The visit to Sepurine required a counter visit to Karlovac. While Luka did not accompany me, he provided introductions to the many cousins still living in the area including Ana’s son, Ivan. My days were spent in one kitchen after the other filling myself with cabbage rolls (Sarma) and fried cabbage with noodles (Haluski) and tiny, pastry cookies (kolač) just as Ana had prepared and listening to the stories of the two sisters.
Incredibly, one story in particular was repeated in each kitchen and brought laughter every time. It seems when Ana would remove her Orehnjača from the oven, she would say “Ah, just a small crack down the side. Ella would never know.”
My return to Vodice and Luca’s restaurant brought a conclusion to the sisters’ stories. Did they ever begin to talk to each other again? At Luka’s wedding, his father invited both and each felt they needed to attend as the “favorite” aunt. Luka refused to dance with either of them until they hugged and sat together. By the end of the evening, the two were inseparable. From then on, for as many years as was possible, Ana spent summers in Sepurine and Ella spent several months in the spring and fall in Karlovac.
The remainder of my trip, much to my delight, was spent with Luka learning how to make all of the dishes of his childhood including the prized Orehnjača. I have continued to make Orehnjača through the years. Sometimes they are Ana’s and sometimes they are Ella’s.
In creating this Experience, it was not a lack of recipes but rather how to select a few dishes from all of those shared with me by Luka and his family. I believe the final selection demonstrates the breadth of culinary diversity in Croatia from the coast to the inland regions.
As appetizers, we begin with Tetak Aloiz’s Brudet (Fish Stew) with Saffron Polenta Shards taking your guests to the Dalmatian Coast to experience a simple, fresh fish and seafood stew complemented with shards of crispy, fragrant polenta shards flavored with saffron threads. Moving inland, Ana’s Sarma Bites replicates a dish shared with me by Ana’s granddaughter. Stuffed cabbage is topped with a tomato sauce but served in a small bite appetizer format.
The entrée presents simple grilled fish as prepared for generations on the Dalmatian Coast, Prvic Simple Riba sa Žara (Grilled Fish). A deviation from the traditional is the use of fish fillets rather than whole fish. Moving to the use of fillet accomplishes two goals; to ensure your guests can easily consume their entrée without bones or skin and to avoid a negative reaction to a fantastic dish from the one guest who is adverse to a fish staring at them from their plate.
The side dish, Vodice Blitva (Swiss Chard) with Rosemary Portobello Mushroom Sauce, is traditionally served along side Riba sa Žara. However, here the swiss chard and potatoes are separated into distinct flavor tiers and a rich mushroom sauce provides a creamy topping to pull the flavors together.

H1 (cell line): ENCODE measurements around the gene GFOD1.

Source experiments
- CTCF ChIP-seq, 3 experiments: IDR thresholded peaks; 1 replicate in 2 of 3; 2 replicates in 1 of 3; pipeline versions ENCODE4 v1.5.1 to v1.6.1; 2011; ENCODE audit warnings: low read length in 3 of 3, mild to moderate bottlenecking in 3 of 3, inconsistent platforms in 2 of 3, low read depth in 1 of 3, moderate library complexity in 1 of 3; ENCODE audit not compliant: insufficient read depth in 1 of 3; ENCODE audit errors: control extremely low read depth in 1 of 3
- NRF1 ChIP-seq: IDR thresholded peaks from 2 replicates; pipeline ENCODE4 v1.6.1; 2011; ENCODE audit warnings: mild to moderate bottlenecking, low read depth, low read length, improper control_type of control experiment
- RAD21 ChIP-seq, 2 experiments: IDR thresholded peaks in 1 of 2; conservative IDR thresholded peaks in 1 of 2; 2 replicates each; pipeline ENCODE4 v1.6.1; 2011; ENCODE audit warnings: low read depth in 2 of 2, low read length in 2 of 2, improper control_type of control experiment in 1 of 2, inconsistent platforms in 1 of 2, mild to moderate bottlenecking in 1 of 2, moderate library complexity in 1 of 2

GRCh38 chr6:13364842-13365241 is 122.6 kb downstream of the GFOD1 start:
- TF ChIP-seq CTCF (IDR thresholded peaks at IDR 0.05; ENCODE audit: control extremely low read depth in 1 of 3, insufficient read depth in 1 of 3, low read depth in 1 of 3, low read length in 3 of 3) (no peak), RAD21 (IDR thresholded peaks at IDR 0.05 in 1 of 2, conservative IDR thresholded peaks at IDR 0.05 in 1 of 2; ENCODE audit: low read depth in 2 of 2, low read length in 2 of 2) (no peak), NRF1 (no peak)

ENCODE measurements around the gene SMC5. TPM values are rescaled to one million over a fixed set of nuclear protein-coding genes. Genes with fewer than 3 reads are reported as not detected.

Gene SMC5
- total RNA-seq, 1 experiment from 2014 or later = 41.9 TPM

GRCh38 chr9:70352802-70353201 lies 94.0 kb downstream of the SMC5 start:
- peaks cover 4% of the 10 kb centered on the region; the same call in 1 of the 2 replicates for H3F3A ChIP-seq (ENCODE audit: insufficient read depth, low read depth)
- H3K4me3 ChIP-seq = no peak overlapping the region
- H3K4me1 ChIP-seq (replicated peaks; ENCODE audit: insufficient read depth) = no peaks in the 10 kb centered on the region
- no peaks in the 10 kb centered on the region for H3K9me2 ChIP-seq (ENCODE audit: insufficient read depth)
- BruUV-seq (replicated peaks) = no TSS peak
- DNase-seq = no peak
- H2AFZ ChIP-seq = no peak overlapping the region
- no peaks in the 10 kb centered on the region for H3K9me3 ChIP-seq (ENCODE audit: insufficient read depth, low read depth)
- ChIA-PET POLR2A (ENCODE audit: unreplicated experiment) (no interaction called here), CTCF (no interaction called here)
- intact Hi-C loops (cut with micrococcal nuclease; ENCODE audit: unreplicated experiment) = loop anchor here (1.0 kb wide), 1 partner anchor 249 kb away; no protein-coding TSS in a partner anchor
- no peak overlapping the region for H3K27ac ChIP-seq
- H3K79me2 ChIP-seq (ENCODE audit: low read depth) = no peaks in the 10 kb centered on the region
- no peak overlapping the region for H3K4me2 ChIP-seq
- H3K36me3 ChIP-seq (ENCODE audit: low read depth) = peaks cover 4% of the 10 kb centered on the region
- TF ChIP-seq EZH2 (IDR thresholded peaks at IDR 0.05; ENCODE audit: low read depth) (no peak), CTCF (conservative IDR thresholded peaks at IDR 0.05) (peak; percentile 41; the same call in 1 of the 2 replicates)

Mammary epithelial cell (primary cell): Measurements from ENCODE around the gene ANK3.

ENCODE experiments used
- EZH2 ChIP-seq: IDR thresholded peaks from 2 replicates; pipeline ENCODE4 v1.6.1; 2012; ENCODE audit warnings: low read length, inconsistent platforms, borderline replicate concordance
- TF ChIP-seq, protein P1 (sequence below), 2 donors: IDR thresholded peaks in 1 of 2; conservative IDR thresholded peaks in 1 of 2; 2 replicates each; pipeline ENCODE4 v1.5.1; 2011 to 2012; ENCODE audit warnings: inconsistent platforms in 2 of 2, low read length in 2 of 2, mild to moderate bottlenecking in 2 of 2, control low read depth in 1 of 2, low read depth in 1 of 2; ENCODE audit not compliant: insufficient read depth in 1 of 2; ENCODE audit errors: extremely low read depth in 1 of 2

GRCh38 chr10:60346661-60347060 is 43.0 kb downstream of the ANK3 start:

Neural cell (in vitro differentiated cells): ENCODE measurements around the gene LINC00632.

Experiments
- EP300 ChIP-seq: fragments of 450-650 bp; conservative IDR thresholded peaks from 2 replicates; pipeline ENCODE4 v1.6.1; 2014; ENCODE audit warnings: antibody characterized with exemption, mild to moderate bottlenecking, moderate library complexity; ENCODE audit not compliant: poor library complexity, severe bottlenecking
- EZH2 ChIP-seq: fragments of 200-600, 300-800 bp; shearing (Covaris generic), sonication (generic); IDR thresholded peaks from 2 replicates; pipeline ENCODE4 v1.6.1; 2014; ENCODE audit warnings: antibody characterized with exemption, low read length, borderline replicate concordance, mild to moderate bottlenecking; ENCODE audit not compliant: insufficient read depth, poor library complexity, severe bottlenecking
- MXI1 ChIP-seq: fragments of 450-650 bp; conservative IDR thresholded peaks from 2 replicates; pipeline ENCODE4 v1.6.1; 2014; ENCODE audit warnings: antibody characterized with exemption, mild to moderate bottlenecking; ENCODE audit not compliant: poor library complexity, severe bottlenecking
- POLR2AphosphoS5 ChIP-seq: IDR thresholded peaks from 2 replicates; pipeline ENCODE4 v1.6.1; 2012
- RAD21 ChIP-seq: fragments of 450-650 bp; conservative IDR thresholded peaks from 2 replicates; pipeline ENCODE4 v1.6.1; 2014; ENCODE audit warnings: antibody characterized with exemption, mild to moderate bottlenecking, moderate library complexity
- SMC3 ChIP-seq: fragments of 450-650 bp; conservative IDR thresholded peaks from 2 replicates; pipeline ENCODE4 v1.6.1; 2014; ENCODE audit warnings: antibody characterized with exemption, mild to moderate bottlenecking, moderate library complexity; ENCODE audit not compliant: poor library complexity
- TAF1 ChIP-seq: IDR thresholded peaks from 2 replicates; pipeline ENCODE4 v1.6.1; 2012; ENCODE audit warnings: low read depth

For dessert, kolač cookies become a tiered foundation for Baka’s Kitchen Kolač Cakes. Flaky pastry cookies are topped with apricot and almond fillings, assembled into a tiered cake and topped with almond flavored whipped cream and ground almonds.
Of course, served with the entrée, is a slice of traditional orehnjača. Karlovac Orehnjača (Croatian Nut Roll) replicates the nut roll Luka served to his guests in the tradition of Ella and Ana.
The playlist for this dinner is features modern Croatian artists such as Jelena Rozga, Vigor and Severina rather than traditional music. How could I possibly create music, though, without providing a nod to Ella, Al, Ana, Vid, Luka and all members of this fabulous family. Tucked in the middle of the play list is a song which deviates a bit from the rest. It is by Pavao Karlovic. Enough said.
This simply prepared dish is reminiscent of the grilled fish Luka served daily in his restaurant which was based on the preparation method used by his Teta Ella to serve whatever fish his Tetak Aloiz would bring from the day’s fishing expedition.
Traditionally, the fish is prepared whole. In this version, grouper fillets provide a solid, firm fish for ease in preparation and in presentation. Grouper, a sweet, deep-water white fish, is available from online sources such as Move Butter if not found at your local seafood store. Its firm flesh easily withstands the heat and process of grilling.
Dressing the fish is traditional to the Dalmatian Coast with a simple olive oil brush, fresh rosemary sprigs and sea salt. Rather than lay the fish directly on the grill, the fish is loosely wrapped inside a sheet of foil with the rosemary. Then numerous holes are punched through the bottom to allow the flames to heat the foil and produce the desired browning.